Dan Bloch shapes the community for 50 years


Karli Reed '21

Dan Bloch H'06 plays the banjo at the Kindergarten Rodeo for the 50th time.

Anna Hooton, Reporter

“Wise, warm, and welcoming.”

These are the adjectives that Middle School Division Head John Stephens used to describe Dan Bloch H’06. The middle school science teacher sets the tone for community through his fifth grade classes. He is encouraging and helpful towards students and fellow faculty members.

Bloch began teaching his first year out of college at Intercity Public School in Chicago. While he was able to connect with the students, he felt that his impact on child development could have been larger at an independent school. Moreover, Bloch disliked the public school system because he couldn’t reach students on an individual level.

One year later, Bloch took a job as a homeroom teacher for the Lower School at FWCD. He taught science, math, history, English, and spelling for 22 years until he was promoted to the dedicated science teacher for the Lower School. Bloch was chosen to fill this position because of the relationships that he formed with the kindergarteners during the rodeo. Since he taught K-5th, he had 7-8 classes a day and no breaks. Already occupied with a difficult and long schedule, Bloch had the challenging job of having to create his own curriculum by coming up with units and project ideas.

“I came up with the science program that I thought would be fun and get kids interested,” Bloch said.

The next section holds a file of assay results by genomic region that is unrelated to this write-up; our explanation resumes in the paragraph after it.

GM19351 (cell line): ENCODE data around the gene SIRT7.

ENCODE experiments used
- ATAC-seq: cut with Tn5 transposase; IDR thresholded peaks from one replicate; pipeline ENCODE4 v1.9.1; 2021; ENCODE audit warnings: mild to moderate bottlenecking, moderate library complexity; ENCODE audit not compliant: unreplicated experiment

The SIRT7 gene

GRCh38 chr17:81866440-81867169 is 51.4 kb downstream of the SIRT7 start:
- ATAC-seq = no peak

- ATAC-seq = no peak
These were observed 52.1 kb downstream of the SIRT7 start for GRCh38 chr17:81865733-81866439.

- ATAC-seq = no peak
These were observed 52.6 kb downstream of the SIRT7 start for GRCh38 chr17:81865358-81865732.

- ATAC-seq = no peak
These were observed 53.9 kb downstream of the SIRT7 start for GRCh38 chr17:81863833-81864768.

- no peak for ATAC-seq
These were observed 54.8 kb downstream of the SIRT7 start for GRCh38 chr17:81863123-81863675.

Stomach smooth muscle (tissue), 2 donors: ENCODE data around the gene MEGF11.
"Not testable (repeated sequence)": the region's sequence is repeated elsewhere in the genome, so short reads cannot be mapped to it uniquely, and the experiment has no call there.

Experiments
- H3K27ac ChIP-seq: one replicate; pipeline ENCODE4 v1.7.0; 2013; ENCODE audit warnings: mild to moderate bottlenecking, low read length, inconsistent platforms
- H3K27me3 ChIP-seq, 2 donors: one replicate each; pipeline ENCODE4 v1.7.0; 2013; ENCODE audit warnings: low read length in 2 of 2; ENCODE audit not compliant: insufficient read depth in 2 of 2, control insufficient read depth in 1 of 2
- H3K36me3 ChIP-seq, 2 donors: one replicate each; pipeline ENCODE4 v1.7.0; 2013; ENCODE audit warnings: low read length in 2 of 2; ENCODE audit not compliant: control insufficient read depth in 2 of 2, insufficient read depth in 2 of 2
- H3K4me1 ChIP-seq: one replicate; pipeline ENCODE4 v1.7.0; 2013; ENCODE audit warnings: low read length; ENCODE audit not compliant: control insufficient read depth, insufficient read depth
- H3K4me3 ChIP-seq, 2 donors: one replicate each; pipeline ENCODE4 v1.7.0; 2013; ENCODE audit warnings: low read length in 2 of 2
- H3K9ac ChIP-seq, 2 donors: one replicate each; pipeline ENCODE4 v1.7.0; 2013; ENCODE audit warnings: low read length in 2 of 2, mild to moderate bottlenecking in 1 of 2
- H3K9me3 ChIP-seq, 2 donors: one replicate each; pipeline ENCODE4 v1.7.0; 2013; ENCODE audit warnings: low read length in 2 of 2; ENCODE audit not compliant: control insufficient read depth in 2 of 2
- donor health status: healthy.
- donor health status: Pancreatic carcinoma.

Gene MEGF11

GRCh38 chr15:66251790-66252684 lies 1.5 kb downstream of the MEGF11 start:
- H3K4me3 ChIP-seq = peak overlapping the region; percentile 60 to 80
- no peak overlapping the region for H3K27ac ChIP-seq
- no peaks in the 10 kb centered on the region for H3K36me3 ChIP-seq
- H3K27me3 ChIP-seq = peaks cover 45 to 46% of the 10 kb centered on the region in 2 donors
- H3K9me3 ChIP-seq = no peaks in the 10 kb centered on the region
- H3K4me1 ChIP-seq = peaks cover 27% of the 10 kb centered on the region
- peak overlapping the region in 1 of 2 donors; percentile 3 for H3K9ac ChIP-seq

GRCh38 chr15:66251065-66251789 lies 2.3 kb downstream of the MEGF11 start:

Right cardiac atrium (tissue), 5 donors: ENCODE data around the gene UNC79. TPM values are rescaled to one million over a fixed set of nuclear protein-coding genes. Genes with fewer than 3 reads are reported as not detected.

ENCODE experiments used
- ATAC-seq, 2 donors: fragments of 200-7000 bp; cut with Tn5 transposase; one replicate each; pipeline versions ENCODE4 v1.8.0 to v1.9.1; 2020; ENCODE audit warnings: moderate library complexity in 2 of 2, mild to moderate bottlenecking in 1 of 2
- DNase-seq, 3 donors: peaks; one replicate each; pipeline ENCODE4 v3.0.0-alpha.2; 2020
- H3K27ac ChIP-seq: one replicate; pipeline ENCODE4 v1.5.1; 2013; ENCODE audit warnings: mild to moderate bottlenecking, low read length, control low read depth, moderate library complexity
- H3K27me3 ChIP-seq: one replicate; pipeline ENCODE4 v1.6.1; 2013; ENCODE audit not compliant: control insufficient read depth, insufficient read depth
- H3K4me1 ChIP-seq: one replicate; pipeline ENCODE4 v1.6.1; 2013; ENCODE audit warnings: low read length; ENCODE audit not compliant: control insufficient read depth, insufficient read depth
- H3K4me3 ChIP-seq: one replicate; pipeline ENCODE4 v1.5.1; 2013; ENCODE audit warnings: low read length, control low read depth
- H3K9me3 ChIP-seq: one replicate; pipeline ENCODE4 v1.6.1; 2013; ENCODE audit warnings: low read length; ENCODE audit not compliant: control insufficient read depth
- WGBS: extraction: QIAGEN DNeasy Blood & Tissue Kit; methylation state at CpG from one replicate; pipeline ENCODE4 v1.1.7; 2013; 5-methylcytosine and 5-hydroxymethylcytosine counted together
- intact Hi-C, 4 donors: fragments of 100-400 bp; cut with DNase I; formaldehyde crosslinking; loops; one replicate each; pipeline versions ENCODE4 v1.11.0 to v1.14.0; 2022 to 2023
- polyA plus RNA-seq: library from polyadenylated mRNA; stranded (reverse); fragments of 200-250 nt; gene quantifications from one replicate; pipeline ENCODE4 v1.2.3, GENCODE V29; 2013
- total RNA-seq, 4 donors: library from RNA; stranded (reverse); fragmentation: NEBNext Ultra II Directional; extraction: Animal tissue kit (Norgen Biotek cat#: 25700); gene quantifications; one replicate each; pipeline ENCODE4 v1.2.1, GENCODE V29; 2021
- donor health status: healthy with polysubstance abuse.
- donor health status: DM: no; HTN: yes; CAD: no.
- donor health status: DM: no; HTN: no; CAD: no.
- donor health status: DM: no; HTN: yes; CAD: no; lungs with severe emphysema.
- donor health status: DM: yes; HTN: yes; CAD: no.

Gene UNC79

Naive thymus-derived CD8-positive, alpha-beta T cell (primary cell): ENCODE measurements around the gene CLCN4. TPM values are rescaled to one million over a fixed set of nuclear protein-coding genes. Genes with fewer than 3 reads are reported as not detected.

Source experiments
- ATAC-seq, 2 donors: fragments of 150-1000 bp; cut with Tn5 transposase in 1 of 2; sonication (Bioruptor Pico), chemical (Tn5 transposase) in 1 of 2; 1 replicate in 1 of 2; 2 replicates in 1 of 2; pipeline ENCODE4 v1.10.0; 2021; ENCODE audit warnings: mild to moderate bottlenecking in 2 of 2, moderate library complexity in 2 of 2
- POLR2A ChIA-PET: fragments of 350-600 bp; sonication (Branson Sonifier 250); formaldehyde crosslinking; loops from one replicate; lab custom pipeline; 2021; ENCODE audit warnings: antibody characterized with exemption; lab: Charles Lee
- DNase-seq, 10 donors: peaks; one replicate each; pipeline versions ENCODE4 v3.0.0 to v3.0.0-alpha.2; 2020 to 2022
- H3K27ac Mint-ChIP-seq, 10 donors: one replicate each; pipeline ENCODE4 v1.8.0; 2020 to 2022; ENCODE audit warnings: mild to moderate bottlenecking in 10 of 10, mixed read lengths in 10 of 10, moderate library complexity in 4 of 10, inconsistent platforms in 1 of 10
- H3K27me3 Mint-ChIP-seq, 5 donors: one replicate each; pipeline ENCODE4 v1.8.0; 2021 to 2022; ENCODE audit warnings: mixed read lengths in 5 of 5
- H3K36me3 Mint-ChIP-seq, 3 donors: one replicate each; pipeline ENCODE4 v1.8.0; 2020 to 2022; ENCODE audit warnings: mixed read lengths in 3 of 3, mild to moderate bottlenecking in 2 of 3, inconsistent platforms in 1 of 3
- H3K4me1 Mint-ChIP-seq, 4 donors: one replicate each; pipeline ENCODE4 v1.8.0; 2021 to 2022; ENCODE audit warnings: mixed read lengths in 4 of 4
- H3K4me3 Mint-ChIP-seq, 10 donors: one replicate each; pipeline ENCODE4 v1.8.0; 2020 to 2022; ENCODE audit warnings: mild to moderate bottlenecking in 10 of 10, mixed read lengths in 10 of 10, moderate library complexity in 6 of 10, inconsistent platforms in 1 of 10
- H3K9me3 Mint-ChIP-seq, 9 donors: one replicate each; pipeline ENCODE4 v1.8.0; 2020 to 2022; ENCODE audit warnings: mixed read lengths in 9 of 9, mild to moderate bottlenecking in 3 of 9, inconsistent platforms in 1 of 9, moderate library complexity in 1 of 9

When the fifth grade was transferred to the middle school, Bloch decided to become the only fifth grade science teacher. While Bloch had taught other grades in the lower school and coached for the middle and upper school, he never wanted to give up teaching fifth. He enjoys assisting the new middle schoolers in the transition from “oldest child to the youngest young adult,” he said. He is fond of the challenges that the transition contains.  

“I would never trade teaching fifth grade for teaching anything else,” Bloch said.

Starting this year, Bloch has been teaching science to the kindergarteners during his library time. While there are few library days, he likes teaching them about biology, physics, and sound. Bloch chose to teach the kindergarteners specifically since he plays the banjo in the kindergartener rodeo in January.

Bloch volunteered to play the banjo in the first rodeo, 50 years ago. In the beginning, he only played “Deep in the Heart of Texas” and now he plays during all of the events.

“I don’t have a particular pattern where I say for this event, every year, I play this song. I just play,” Bloch said.

Bloch learned to play the banjo in middle school because he was a part of a folk music band. He participated in a number of bands during his schooling and a bluegrass band before he came to FWCD.

He loves participating in the Kindergarten Rodeo because he feels that it is the best way for kindergarteners to express themselves. Bloch would like to play the banjo in the rodeo for his grandchildren and for more generations to come.